A new poll suggests a majority of British Columbians support legalizing marijuana, but are divided on how pot should be sold.
The Insights West survey found while 70 per cent are in favour of legal weed, only a small percentage (23 per cent) want to see it sold in liquor stores, and only 22 per cent favour drugstores and pharmacies.
The poll shows only 44 per cent of respondents think stand-alone shops should exist for the sole purpose of selling cannabis. Most of those respondents (60 per cent) are those who already use marijuana a few times a week or more.
The poll also asked respondents about whether they favour legalizing six other drugs. It suggests 79 per cent are opposed to legalizing heroin, 80 and 81 per cent are against ecstasy and cocaine, respectively. The numbers go up to 85 per cent for crack, crystal meth, and fentanyl.
Three-in-four British Columbians (76 per cent) say they are “very familiar” or “somewhat familiar” with discussions related to marijuana legalization.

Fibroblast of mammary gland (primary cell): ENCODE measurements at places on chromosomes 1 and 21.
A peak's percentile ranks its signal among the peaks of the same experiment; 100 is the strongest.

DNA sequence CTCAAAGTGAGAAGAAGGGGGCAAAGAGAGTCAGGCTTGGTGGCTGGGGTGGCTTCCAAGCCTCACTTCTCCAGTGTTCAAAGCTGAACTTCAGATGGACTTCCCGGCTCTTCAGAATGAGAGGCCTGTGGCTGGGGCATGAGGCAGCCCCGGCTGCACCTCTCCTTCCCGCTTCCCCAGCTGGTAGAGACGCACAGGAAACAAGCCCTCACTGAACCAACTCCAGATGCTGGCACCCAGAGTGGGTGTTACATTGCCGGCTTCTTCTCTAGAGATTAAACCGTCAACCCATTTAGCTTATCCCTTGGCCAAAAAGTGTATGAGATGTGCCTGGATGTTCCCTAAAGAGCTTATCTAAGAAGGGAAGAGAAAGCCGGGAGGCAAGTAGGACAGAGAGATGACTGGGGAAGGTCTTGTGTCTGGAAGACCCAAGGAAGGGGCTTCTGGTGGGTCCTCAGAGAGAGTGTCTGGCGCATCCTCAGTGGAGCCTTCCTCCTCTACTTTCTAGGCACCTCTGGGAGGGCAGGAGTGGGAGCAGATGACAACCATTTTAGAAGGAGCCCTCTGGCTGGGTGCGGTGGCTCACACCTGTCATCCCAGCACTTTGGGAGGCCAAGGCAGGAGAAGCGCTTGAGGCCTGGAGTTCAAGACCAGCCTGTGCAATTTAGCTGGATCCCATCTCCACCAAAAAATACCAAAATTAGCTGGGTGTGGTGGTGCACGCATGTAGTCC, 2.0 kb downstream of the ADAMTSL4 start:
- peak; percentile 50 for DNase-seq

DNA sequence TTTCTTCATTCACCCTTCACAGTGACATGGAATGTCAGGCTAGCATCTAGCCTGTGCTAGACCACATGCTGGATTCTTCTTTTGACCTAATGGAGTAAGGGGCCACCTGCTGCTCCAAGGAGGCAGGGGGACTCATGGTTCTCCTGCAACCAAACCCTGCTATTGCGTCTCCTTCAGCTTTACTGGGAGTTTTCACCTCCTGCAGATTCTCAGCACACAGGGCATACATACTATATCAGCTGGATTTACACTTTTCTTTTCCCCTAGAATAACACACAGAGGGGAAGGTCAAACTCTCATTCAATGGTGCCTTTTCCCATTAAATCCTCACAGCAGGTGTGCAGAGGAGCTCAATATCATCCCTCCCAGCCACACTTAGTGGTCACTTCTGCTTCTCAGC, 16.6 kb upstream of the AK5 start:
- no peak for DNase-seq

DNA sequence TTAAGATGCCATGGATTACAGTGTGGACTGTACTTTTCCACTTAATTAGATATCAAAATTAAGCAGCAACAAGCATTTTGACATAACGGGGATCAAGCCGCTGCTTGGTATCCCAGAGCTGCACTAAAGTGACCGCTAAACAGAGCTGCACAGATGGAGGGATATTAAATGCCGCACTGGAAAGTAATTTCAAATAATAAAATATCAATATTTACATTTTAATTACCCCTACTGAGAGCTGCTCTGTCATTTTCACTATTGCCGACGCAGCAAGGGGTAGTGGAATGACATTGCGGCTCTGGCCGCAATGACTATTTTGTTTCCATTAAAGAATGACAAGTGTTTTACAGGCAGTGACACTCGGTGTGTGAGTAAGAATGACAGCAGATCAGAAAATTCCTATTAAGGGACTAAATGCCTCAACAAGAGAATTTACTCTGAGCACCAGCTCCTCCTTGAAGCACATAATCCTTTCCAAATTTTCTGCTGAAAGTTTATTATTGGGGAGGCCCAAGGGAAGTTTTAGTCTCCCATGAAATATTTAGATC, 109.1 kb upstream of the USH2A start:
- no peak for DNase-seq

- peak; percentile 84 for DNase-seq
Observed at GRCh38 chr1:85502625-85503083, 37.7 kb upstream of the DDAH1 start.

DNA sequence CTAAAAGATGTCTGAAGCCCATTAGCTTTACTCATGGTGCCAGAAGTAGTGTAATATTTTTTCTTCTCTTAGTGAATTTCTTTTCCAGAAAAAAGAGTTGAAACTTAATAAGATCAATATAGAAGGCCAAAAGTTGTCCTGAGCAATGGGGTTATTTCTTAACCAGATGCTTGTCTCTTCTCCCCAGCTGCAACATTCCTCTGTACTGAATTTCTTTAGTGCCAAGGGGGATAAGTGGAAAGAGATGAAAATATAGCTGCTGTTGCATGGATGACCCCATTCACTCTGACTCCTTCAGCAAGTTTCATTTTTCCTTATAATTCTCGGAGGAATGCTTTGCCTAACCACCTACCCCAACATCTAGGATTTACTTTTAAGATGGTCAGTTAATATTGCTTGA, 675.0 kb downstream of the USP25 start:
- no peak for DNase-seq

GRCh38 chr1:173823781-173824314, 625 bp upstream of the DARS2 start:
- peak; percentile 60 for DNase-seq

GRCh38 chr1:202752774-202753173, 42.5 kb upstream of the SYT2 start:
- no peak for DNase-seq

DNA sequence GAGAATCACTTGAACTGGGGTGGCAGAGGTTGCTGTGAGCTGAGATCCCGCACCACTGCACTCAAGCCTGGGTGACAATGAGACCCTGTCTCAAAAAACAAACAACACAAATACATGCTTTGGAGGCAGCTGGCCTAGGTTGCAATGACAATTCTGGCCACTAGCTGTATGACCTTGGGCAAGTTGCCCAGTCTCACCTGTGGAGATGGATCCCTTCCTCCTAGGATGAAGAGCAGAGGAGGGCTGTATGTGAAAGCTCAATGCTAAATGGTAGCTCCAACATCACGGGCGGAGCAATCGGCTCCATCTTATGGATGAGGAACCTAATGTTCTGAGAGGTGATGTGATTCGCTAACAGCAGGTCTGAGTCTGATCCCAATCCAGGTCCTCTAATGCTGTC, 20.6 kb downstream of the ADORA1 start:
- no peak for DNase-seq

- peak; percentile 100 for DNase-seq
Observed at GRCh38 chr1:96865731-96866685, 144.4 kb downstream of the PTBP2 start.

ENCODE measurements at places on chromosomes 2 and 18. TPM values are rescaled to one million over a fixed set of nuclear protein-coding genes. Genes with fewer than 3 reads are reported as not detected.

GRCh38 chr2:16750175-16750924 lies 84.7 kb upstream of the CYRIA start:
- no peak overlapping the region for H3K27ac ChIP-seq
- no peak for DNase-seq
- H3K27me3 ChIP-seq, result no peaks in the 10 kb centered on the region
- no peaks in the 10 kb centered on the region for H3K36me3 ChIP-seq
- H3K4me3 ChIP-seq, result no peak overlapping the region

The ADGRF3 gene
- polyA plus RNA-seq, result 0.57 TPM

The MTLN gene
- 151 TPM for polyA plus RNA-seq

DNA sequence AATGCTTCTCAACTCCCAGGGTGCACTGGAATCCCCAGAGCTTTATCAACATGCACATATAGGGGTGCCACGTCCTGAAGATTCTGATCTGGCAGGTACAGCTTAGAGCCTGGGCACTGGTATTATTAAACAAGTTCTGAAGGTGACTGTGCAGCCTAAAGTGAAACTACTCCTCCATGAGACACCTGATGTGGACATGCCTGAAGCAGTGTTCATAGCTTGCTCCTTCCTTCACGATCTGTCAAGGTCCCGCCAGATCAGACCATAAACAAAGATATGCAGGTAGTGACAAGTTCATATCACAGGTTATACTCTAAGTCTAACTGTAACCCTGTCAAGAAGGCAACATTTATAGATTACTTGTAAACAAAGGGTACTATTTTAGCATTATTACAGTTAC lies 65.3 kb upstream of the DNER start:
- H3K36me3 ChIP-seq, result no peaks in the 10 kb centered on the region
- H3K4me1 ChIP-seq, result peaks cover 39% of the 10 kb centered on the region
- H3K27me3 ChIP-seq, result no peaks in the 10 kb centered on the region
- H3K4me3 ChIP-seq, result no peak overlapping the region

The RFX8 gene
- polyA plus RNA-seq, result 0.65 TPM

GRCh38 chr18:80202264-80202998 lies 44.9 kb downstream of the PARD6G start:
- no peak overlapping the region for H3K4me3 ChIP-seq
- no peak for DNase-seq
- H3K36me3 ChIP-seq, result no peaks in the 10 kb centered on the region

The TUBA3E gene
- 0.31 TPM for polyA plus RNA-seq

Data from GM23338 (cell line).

When asked what should be the legal age for a person to acquire marijuana and marijuana-related products in the province, 43 per cent chose 19 years, while 23 per cent said 21 years.
Mario Canseco, a spokesman for Insights West, said British Columbians appear to have many questions about legalization.
“There is no clear consensus on how to sell cannabis legally, or on the age a person should be in order to become a legal buyer,” he said, in a statement.
The survey of 809 B.C. residents was conducted between Oct. 5 and Oct. 9. The margin of error is plus or minus 3.5 percentage points, 19 times out of 20.